No Country for Old Men, by Cormac McCarthyRead about the other entries on the list.
Cormac McCarthy may be one of the most cynical writers working today, making his books an ideal fit for the Coen Brothers, creators of such films as Blood Simple, Fargo, and The Big Lebowski. Their Oscar-winning adaptation of McCarthy’s No Country for Old Men deserves every ounce of acclaim it gets, but many filmgoers likely don’t know just how much of the screenplay was lifted right from the pages of McCarthy’s novel. When asked about their writing process for the film, Joel Coen joked in a 2007 interview with The Guardian that “one of us types into the computer while the other holds the spine of the book open flat.” Some tweaking is always necessary, and the film makes one major character’s fate ambiguous where McCarthy is much more plain, but there are long stretches where the book and film feel like identical experiences. This is true right to the very end, as both conclude with retired sheriff Ed Tom Bell recounting a dream about his father.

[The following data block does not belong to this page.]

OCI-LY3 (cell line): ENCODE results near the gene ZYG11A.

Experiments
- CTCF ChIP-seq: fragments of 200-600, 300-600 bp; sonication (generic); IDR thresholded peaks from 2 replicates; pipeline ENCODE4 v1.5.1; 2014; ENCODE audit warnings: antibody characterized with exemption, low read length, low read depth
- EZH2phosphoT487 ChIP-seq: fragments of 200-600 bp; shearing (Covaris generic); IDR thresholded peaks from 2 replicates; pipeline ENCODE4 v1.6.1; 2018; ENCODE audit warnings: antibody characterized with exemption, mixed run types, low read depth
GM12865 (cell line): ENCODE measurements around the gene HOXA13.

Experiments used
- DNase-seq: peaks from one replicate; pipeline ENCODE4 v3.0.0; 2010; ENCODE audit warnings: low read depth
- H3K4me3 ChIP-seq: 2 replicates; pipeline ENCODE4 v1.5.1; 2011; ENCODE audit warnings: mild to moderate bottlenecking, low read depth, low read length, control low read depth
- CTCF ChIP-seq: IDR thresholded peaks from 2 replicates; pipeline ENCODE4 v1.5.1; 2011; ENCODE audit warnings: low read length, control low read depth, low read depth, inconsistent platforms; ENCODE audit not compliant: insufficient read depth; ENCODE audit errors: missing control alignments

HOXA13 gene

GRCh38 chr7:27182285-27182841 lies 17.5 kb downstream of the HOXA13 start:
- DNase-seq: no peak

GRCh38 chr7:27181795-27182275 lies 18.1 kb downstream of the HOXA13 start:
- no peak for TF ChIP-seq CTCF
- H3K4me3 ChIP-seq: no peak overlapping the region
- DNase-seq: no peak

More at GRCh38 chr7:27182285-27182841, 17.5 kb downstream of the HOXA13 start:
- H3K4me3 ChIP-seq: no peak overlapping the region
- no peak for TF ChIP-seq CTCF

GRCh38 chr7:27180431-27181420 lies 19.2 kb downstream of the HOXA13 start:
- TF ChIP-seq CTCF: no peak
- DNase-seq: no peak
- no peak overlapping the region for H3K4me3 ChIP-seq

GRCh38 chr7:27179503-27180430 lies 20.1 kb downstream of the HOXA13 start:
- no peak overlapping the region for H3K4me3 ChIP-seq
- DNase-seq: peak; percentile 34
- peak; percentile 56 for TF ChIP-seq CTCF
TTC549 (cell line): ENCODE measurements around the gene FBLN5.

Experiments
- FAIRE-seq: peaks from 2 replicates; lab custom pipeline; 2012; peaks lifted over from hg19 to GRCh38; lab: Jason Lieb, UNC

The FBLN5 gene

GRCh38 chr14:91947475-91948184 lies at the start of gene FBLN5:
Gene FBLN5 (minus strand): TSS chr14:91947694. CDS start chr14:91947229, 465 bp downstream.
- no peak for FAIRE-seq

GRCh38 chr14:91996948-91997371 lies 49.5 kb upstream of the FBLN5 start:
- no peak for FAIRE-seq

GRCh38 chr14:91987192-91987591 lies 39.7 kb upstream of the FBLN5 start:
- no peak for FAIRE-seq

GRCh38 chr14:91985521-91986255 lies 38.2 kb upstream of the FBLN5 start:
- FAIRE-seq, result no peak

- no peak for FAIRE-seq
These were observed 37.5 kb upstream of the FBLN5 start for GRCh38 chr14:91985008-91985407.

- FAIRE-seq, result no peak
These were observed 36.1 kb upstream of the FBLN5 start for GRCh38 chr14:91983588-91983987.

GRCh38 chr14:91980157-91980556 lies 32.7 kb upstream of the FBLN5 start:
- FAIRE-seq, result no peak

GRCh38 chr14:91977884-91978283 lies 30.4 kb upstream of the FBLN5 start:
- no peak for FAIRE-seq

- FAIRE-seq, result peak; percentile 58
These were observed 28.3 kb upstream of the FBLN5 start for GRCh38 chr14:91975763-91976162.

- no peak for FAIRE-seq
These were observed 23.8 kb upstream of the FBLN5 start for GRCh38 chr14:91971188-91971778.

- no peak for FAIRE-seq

No Country For Old Men is among Allegra Frazier's five favorite fictional gold diggers, Kimberly Turner's ten most disturbing sociopaths in literature, and Elmore Leonard's ten favorite books.